As Gov. Chris Christie arrives in Atlantic City this morning to take action on legislation to remake the resort, political observers say he has spent some of his political capital to try to make Atlantic City's future brighter.
Christie plans today to sign two bills that grew out of his trip to Atlantic City in July. In a news conference on the Boardwalk, he championed the only gaming resort in the state and said he would change state policy to improve perceptions of the resort and its business climate.
Political observers said Christie's months-long advocacy for Atlantic City has been unprecedented among the state's leaders. Most governors haven't had to throw their support behind the resort for the simple reason that casinos did well for many years.
"For years, most governors would stand on the sidelines, cheering the casino industry here and saying, ‘Just keep doing what you're doing,'" said Carl Golden, former press secretary to Republican Govs. Tom Kean and Christie Whitman. "Throughout the last 30 years, casinos have been largely immune from economic upticks and downticks. They have had close to 50,000 employees here, and had been doing great."
Not so in recent times. Casino revenue has declined for four straight years.
"Perhaps Christie hasn't gotten quite the credit he deserves yet for recognizing that someone needed to step in and take on that situation," Golden said.
As Christie prepares to enact the two laws - one creates a Tourism District covering most of Atlantic City's visitor attractions and the other radically overhauls state casino regulation - one local official said Christie's action today is a revival of a policy once touted by Democratic former Gov. Brendan Byrne.
"Byrne talked about having a super-agency in charge in Atlantic City," said state Sen. Jim Whelan, D-Atlantic.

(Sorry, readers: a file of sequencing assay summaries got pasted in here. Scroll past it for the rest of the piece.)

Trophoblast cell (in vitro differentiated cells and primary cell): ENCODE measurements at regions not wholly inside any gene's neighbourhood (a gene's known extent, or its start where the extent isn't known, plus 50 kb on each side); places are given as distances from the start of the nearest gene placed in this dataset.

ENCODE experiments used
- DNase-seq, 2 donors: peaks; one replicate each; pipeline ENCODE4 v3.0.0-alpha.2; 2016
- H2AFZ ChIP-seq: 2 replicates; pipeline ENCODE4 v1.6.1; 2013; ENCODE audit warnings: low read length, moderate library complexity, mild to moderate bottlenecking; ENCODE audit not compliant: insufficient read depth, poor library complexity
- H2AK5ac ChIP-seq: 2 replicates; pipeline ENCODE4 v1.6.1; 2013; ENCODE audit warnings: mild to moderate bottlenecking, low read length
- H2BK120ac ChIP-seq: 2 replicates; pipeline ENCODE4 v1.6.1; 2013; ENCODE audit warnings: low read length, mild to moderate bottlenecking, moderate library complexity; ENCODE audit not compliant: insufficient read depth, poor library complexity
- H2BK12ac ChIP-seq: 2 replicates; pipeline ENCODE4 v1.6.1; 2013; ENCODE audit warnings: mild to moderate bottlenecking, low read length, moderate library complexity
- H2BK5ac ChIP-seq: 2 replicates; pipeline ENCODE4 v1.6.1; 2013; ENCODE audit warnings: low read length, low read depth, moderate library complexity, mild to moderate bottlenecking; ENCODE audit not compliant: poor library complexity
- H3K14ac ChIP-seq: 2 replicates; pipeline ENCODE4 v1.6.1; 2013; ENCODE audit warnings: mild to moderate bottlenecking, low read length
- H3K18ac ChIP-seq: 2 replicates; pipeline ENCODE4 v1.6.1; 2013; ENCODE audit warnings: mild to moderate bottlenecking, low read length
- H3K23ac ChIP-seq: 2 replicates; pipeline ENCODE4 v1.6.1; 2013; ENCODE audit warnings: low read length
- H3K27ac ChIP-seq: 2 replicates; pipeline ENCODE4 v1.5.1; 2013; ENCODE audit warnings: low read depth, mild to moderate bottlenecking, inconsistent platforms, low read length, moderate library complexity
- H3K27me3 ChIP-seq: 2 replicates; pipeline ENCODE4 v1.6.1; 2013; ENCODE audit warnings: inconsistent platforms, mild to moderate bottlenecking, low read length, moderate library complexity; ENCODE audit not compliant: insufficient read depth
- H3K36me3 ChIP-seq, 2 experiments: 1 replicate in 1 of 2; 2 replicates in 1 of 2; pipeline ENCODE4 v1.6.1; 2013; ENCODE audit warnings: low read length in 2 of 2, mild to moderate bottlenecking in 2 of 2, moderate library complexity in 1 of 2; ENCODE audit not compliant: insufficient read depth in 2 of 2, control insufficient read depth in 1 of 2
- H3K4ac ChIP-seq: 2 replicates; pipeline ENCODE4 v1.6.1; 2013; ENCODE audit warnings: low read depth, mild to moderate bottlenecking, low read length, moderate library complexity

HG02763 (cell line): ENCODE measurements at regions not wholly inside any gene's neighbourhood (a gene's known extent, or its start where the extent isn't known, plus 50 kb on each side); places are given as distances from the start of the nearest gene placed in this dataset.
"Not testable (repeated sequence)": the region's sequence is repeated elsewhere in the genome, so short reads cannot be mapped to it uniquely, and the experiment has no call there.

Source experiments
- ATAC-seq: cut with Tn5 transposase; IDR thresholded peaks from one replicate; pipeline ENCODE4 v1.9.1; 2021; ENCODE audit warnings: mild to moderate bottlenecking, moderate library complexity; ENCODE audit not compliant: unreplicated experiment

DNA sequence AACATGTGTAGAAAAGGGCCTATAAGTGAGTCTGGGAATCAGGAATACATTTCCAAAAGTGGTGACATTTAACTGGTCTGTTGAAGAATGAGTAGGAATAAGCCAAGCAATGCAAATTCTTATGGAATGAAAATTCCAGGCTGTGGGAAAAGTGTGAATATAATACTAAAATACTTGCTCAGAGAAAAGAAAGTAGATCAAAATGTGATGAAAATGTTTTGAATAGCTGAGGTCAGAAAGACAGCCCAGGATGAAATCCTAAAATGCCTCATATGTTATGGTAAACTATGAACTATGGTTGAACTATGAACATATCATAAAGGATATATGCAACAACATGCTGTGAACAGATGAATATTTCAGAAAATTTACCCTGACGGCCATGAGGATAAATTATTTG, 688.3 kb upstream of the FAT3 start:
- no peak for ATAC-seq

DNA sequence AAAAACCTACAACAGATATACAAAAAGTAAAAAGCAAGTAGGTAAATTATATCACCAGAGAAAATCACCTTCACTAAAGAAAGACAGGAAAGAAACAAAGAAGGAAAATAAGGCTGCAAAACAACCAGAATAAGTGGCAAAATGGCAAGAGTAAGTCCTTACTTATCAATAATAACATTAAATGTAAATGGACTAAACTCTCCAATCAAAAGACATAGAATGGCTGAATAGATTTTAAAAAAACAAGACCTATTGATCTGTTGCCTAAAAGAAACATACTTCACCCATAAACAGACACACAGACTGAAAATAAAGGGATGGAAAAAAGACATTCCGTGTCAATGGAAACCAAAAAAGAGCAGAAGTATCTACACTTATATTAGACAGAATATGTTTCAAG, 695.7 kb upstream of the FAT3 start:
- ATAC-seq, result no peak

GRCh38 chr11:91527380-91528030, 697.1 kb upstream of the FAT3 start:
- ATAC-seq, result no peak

When Christie proposed his ambitious plan in July, he took the advice of Jon Hanson, a former head of the Sports and Exposition Authority, who called for a public-private partnership between state, city and private industry to oversee a quick and visible turnaround in the resort's image.
Christie will sign a bill that looks a little different from what Hanson suggested, with an existing agency, the Casino Reinvestment Development Authority, in charge of a newly created Tourism District.
But, Whelan said, "When you think back to the suggestion of a super-agency, that's what the CRDA will now be."
Whelan credited Christie for the outcome.
"This sends a very strong message," he said.
Israel Posner, director of the Lloyd D. Levenson Institute of Gaming, Hospitality and Tourism at The Richard Stockton College of New Jersey, agreed that the governor's support is vital.
"You cannot overestimate the effect of having a governor stand up for the industry," he said. "What he's saying loudly and clearly is that the state of New Jersey has a stake in the future of Atlantic City. That has practical implications in the short term by bringing energy and optimism into the marketplace."
Golden noted that Christie was likely to let stand a controversial provision in the bill providing a new subsidy from CRDA revenue to fund horse racing purses, worth $30 million over three years.
"That has angered some people," he said, adding that Christie has repeatedly said he opposes state and taxpayer subsidies for the horse-racing industry.
"But think how many northern legislators were pushing for VLTs up north," Golden said. "You realize that he stood firm on that. And in the balance, I think on that score he comes out ahead."
Rich Lee, spokesman for the Hall Institute of Public Policy in New Jersey, said Christie has used his political capital to create a new state policy on horse racing.
"I think this was one of those rare instances where the political process actually worked," Lee said. "But he's softened his tone as he goes along." The governor managed to get horsemen's groups to seriously consider ways to run the sport privately, he said. "We end up with a raft of bills aimed at developing the racing industry, and (in the) meantime, Christie has gradually sounded more and more supportive of the sport."
Contact Juliet Fletcher: